• In a subsequent case, the CCU declared unconstitutional the powers of the National Agency on Corruption Prevention (NACP) to check the public official’s declarations of assets. The Court reasoned that the NACP’s powers to review asset declarations extended to asset declarations submitted by judges, and that this arrangement would give an executive body impermissible control over the judiciary. The CCU further ruled that the law that imposes criminal liability for knowingly submitting a false asset declarations was unconstitutional, on the grounds that the penalties (which can include fines of up to $1,700, community service, or, imprisonment and disqualification from certain offices) was unconstitutionally disproportionate to the damage caused by the crime. These decisions led to the closure of hundreds of criminal cases for false declaration and the acquittals of public officials who had been found guilty of this crime. Going forward, the elimination of penalties for public officials who fail to file asset declarations, or who file false declarations, essentially nullifies the financial declaration system.

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South Korea’s Moment for Chaebol Reform is Now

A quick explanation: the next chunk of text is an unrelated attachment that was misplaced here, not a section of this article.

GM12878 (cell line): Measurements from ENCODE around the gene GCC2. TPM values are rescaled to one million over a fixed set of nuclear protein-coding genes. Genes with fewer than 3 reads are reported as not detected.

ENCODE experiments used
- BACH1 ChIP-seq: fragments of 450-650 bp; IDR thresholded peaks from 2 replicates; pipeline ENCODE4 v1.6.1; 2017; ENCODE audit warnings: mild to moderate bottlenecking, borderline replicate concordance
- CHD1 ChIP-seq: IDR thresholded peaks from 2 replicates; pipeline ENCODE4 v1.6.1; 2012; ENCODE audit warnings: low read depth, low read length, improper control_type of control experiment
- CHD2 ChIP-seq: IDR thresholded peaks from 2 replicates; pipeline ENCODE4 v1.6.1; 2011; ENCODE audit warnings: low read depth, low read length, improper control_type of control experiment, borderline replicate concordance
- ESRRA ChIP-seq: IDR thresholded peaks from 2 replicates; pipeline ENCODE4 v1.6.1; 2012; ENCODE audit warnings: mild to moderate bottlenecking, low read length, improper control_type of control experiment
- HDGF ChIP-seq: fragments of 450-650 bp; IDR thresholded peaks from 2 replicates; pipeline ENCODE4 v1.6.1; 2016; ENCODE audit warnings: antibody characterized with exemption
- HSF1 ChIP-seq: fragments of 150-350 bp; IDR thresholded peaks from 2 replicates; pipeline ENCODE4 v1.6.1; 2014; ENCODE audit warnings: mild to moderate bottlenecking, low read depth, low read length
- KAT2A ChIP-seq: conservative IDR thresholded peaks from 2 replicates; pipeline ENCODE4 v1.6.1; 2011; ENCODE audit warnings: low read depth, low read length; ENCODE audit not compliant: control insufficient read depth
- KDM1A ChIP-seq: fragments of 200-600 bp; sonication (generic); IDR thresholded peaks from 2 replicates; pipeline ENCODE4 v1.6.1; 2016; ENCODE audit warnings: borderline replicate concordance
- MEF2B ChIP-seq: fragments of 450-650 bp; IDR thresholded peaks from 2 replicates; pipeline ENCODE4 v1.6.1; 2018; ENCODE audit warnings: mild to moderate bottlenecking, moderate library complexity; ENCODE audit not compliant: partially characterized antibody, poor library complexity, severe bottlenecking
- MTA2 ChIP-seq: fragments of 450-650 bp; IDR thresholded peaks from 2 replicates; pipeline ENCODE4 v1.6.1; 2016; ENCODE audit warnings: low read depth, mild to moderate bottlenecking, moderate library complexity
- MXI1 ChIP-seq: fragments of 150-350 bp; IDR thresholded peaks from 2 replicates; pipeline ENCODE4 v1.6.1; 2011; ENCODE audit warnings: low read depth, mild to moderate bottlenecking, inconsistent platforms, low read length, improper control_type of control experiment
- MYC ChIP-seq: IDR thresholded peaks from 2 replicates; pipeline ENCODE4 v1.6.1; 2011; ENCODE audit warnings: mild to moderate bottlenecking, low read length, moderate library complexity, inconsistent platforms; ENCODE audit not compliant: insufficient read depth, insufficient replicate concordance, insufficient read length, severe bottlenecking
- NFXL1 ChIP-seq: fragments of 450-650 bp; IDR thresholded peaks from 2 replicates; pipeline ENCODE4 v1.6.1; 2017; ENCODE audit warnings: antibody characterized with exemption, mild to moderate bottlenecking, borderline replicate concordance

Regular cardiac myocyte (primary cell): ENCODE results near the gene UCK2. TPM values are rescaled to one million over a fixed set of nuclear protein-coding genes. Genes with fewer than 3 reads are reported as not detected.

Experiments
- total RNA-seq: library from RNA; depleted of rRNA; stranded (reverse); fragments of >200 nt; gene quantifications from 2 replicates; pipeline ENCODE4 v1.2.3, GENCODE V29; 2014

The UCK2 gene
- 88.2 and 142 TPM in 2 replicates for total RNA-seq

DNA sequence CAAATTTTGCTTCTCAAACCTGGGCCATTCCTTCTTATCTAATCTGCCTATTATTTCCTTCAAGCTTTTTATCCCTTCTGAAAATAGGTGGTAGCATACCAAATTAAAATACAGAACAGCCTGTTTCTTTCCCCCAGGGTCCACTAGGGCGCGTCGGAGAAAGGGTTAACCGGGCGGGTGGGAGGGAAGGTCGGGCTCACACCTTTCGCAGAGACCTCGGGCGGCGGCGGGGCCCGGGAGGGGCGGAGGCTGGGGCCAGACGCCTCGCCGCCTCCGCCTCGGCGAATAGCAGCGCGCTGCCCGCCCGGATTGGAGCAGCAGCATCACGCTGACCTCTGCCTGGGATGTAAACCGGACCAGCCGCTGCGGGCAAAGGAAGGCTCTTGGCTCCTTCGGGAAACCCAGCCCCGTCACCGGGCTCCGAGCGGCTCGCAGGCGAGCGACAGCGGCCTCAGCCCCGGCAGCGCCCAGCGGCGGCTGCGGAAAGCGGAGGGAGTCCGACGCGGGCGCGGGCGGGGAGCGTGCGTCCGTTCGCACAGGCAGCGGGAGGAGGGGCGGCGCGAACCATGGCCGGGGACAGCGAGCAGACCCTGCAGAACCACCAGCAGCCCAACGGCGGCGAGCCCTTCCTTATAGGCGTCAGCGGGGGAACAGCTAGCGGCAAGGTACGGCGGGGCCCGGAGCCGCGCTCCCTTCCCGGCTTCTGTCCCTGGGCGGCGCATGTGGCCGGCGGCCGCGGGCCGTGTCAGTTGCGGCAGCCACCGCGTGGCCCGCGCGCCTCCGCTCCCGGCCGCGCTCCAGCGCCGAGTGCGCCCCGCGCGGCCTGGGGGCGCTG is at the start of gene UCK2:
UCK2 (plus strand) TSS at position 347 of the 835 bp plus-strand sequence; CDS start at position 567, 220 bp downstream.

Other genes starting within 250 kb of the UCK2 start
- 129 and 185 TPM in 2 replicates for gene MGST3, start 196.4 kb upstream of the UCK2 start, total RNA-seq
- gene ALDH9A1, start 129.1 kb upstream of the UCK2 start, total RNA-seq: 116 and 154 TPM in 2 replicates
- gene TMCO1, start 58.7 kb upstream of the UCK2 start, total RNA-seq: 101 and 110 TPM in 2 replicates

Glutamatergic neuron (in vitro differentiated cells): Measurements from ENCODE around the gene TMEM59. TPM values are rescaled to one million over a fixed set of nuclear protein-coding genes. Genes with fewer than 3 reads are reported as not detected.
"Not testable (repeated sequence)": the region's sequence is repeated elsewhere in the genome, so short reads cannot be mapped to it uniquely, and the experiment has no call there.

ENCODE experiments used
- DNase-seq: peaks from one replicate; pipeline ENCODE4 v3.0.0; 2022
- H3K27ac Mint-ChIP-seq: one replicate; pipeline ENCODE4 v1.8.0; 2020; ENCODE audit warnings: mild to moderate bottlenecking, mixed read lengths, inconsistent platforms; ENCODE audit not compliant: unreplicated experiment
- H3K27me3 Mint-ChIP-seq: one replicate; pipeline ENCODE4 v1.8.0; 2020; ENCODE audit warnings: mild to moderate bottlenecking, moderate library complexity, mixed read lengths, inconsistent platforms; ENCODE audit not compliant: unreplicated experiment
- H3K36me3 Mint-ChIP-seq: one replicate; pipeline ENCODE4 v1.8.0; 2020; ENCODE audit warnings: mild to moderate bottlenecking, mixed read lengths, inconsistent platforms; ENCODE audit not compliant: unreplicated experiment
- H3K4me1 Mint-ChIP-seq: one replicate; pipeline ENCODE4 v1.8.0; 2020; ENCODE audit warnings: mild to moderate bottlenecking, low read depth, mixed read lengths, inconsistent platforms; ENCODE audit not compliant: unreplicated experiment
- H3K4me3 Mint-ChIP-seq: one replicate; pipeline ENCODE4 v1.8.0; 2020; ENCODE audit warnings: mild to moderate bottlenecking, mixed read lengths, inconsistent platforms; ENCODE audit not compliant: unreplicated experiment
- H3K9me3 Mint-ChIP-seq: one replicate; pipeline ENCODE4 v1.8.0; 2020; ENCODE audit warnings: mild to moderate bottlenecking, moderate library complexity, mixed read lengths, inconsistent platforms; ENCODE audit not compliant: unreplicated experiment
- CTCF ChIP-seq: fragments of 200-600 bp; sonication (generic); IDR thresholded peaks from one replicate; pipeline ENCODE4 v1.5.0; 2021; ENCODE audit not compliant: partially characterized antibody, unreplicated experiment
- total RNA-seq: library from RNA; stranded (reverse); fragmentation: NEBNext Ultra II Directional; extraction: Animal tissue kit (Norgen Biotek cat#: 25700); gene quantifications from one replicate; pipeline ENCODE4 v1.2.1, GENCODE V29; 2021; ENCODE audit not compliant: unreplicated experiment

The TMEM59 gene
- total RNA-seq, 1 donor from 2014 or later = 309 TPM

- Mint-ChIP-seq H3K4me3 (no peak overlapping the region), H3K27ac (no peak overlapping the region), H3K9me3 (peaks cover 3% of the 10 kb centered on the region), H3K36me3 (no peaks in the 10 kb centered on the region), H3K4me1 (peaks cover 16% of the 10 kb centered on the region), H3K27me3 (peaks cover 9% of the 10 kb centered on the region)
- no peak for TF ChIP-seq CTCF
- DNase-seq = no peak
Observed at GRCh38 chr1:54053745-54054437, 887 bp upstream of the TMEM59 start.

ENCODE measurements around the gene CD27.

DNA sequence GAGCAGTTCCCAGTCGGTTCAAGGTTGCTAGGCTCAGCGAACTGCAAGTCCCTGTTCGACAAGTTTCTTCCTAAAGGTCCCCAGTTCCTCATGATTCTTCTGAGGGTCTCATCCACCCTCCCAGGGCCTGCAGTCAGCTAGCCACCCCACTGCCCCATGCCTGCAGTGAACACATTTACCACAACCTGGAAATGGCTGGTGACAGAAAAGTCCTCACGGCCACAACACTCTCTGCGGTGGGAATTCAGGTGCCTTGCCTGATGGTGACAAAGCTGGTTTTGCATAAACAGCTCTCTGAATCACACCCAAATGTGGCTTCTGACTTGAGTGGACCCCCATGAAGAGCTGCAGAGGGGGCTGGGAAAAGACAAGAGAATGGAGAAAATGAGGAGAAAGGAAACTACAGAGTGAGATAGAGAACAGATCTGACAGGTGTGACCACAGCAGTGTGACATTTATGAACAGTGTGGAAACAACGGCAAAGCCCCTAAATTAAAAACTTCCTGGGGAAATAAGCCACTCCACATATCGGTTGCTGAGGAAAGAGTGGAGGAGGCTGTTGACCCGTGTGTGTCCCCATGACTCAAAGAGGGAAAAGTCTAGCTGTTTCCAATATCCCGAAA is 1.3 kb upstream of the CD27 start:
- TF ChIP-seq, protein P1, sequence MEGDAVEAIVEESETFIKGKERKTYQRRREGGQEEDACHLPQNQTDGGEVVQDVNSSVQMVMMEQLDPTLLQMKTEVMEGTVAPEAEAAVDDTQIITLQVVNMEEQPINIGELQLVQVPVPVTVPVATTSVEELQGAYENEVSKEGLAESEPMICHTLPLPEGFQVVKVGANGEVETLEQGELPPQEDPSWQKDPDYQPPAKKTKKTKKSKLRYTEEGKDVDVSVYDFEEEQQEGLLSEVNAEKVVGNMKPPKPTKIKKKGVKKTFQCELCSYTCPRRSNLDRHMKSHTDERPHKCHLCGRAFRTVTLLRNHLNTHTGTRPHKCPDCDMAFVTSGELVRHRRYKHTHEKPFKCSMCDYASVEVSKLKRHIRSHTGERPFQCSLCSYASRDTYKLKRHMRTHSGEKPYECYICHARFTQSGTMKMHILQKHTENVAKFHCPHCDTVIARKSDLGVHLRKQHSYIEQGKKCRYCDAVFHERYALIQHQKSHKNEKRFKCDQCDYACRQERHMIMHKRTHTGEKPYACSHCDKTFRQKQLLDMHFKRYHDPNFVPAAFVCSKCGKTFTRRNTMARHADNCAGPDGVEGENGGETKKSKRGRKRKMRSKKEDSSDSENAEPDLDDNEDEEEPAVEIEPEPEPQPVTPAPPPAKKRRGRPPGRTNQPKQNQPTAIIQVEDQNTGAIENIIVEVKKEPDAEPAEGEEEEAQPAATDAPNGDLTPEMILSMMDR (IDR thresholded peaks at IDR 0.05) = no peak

In late 2016, South Korea’s President Park Geun-hye was impeached and removed from office following revelations of massive corruption in her government. While the scandal included plenty of sensational and salacious material, the core accusations involved improper quid pro quo relations between the Park administration and several chaebols—the massive, dynastically controlled business conglomerates that are the cornerstones of the South Korean economy. Following impeachment, President Park and several senior officials in her administration were arrested, tried, and convicted for a variety of offenses, including bribery, abuse of power, and coercion. In the aftermath of this massive scandal, new President Moon Jae-in swept into office with a commanding majority and a pledge to clean up the mess by instituting strong anticorruption reforms.